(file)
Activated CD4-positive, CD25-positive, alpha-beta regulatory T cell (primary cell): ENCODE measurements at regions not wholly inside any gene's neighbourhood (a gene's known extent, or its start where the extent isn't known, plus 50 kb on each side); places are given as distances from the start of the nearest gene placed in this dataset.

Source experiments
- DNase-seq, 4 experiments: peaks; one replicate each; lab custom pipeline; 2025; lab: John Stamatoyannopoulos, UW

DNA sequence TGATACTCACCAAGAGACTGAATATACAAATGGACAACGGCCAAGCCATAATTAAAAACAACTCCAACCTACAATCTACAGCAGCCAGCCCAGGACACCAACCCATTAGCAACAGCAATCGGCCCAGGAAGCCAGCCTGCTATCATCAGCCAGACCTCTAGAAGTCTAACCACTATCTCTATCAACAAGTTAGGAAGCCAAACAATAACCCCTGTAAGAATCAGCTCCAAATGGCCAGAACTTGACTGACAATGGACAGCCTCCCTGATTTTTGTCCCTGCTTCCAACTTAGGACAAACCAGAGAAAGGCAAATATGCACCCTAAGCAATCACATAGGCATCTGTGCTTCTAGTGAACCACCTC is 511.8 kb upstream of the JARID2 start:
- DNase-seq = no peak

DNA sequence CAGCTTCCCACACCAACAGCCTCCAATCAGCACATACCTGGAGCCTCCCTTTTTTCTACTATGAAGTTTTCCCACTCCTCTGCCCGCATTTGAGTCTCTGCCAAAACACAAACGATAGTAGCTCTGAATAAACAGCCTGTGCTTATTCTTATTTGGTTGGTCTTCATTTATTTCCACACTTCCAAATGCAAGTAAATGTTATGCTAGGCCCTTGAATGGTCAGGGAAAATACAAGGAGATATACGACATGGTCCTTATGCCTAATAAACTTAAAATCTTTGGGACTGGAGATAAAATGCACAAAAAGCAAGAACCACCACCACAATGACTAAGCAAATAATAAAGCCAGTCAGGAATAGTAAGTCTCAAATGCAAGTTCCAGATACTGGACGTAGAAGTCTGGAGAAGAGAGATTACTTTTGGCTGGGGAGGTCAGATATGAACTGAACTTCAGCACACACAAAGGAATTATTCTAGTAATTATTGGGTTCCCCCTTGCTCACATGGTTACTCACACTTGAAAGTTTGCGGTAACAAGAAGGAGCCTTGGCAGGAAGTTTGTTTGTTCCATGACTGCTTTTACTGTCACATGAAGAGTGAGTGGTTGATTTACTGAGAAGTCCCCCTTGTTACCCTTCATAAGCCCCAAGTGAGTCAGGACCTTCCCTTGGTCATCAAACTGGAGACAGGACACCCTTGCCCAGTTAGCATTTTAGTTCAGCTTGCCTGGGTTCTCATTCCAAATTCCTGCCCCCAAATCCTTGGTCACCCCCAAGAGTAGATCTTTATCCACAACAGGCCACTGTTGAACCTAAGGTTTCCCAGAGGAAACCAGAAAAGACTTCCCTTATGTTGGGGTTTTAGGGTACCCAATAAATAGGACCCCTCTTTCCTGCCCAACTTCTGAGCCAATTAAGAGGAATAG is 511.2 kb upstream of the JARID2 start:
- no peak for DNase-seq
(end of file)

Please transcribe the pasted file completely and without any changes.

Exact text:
Activated CD4-positive, CD25-positive, alpha-beta regulatory T cell (primary cell): ENCODE measurements at regions not wholly inside any gene's neighbourhood (a gene's known extent, or its start where the extent isn't known, plus 50 kb on each side); places are given as distances from the start of the nearest gene placed in this dataset.

Source experiments
- DNase-seq, 4 experiments: peaks; one replicate each; lab custom pipeline; 2025; lab: John Stamatoyannopoulos, UW

DNA sequence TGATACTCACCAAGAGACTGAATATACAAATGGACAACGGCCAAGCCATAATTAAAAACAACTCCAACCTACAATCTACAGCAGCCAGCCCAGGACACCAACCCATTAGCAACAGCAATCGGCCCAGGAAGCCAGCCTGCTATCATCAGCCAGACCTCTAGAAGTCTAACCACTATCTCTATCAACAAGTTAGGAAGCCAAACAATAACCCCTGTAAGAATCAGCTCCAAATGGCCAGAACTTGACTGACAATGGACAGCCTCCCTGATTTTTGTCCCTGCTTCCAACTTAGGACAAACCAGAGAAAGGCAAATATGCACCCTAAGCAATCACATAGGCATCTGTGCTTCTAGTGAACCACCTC is 511.8 kb upstream of the JARID2 start:
- DNase-seq = no peak

DNA sequence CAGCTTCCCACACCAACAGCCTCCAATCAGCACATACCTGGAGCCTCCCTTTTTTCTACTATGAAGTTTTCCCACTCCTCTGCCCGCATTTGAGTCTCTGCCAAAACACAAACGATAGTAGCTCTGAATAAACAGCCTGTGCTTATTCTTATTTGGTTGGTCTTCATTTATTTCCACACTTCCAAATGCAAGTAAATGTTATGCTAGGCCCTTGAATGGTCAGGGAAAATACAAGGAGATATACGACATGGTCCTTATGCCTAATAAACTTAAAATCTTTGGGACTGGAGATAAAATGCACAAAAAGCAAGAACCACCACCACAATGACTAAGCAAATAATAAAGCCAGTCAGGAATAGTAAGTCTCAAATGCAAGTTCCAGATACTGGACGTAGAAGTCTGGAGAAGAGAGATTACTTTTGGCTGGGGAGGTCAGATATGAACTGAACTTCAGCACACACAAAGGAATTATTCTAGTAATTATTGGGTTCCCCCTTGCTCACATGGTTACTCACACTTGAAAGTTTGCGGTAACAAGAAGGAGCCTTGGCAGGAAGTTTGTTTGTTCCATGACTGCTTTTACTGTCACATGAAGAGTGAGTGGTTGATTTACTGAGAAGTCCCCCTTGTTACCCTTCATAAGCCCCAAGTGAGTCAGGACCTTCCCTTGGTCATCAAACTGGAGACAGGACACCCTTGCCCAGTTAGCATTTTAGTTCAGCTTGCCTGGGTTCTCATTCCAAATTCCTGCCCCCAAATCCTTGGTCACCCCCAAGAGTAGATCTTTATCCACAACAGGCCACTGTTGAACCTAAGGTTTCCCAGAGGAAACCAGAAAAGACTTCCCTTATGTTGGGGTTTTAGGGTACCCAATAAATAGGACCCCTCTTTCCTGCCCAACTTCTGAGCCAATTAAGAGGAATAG is 511.2 kb upstream of the JARID2 start:
- no peak for DNase-seq